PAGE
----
Lena Dunham, writer, producer and star of the hit HBO series Girls, was recently freed of the excruciating chronic pain that came as a result of her endometriosis. But as it turns out, a different sort of ache remains.
Dunham has battled endometriosis since her first period. Endometriosis, simply stated, is a condition in which the tissue that typically lines the inside of the uterus ends up developing outside of the uterus, often on a woman’s fallopian tubes, ovaries, bowels, bladder or anywhere else in the pelvic region. And because this tissue builds up outside of the uterus, it doesn’t have anywhere to exit the body when it is ready to shed each month. This results in internal bleeding, the development of scar tissue and severe chronic pain.
Last weekend, after an unusually painful morning, Dunham underwent her fifth surgery in the past year — one that would change her life. When she awoke, her doctors told her that for the time being, her endometriosis was all gone. She would be, for the first time in years, healthy.
Through powerful essays, Dunham has taken her followers along for her endless medical and spiritual journeys. New doctors and obscure treatments, bedridden workdays and compromised relationships. Endometriosis had taken hold of her life in more places than just her medical records. And now, the disease that has impacted her life since her very first period had completely vanished. Wouldn’t this cause a world of relief? A rush of juvenile freedom?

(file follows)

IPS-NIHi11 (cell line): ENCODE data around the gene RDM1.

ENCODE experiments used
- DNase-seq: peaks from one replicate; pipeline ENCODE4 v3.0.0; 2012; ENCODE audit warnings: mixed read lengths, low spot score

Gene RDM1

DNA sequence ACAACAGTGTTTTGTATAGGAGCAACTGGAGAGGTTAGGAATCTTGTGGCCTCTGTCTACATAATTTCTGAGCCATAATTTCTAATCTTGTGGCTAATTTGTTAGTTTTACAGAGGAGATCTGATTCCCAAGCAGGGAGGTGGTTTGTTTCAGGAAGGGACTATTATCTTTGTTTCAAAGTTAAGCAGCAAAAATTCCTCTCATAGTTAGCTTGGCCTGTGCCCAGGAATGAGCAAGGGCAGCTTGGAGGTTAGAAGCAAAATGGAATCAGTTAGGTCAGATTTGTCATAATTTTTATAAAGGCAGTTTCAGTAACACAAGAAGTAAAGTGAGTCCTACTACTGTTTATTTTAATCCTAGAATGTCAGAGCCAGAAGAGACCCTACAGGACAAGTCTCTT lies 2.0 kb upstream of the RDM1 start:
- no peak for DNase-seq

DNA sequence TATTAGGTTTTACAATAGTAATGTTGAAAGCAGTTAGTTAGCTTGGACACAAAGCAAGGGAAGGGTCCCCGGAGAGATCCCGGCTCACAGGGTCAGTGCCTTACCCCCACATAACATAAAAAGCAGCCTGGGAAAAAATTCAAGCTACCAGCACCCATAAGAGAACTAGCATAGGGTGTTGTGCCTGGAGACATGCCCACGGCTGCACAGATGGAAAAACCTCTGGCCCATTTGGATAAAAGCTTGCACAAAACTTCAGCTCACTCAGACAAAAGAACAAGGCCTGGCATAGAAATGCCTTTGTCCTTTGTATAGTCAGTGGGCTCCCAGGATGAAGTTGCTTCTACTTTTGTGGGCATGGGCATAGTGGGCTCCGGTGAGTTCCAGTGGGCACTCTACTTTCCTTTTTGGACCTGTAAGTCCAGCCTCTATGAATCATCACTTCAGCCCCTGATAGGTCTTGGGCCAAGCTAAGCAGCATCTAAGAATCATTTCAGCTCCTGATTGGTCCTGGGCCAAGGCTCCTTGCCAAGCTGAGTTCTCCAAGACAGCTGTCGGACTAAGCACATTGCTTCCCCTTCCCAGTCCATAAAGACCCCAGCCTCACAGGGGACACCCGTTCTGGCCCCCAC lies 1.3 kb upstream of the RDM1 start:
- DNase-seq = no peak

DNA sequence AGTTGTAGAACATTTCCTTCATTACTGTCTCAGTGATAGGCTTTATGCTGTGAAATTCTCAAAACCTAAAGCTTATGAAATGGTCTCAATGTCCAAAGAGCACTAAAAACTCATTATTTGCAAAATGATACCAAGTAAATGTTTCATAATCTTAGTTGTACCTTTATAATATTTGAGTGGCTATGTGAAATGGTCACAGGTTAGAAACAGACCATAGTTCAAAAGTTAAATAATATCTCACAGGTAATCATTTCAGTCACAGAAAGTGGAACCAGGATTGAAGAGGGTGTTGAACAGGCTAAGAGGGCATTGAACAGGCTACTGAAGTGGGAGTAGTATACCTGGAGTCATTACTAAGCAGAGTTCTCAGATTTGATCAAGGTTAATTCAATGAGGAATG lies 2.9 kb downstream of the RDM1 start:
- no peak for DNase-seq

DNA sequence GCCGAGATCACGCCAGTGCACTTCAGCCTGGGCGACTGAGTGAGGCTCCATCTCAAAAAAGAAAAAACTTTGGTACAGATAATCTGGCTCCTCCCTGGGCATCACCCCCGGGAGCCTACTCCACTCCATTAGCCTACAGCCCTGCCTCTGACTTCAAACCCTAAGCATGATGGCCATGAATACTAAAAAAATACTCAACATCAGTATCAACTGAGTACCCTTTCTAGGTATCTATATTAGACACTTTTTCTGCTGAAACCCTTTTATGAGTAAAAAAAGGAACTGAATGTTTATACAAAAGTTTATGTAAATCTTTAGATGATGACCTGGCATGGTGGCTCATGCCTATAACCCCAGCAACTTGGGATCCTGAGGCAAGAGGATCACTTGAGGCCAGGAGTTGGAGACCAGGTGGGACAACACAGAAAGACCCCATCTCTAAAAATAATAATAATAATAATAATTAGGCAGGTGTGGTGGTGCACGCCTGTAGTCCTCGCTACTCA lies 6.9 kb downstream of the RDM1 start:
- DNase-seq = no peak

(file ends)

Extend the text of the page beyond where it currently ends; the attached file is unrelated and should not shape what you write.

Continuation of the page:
For Dunham and many other sufferers of chronic pain, that’s surprisingly not the case. In her most recent Lenny Letter, she writes, “What we don’t always talk about is the way that pain — emotional and physical — can become our companion. Our constant, unyielding, toxic pal, a place to put all our ‘if onlys’ and ‘just imagines.’”
This is an interesting, brutally honest approach to this change in her life. Just as the disease affected a great portion of her personal and professional daily life, the loss of the diagnosis would surely cause some disorientation and call for some mental restructuring. Even for those of us who do not suffer the diagnosis of endometriosis, our own relationships with pain deserve some examining. Why do we keep pain? Are we using pain to attempt to prove our “toughness”? Are we hiding behind pain to keep from dealing with bigger demons?
Our strength and resilience as women should not be gauged by how much pain we can endure while still maintaining productivity and a forced smile on our faces. Withstanding chronic pain doesn’t make you a hero, it just means that you’re stuck dealing with chronic pain as the world continues to spin. It’s important to listen to the messages the body is sending.
And once we address the physical relationship we have with pain, the emotional attachment must follow.
As Dunham bravely points out, it’s time to start thinking about what actually limits our lives and what we like to say limits our life. Think about our brain’s internal tape recording of excuses and “if onlys” that we subconsciously employ each day to justify our failures, weaknesses or procrastinations. We need to separate ourselves from the automatic comforts and easily understood alibis that emotional and physical pain sneakily provide. The underlying issues and fears need to be addressed head on.
Being more honest with ourselves — even in our darkest, most agonizing states — will free us in a way that no diagnosis (or lack thereof) could and finally allow us to stand on our own.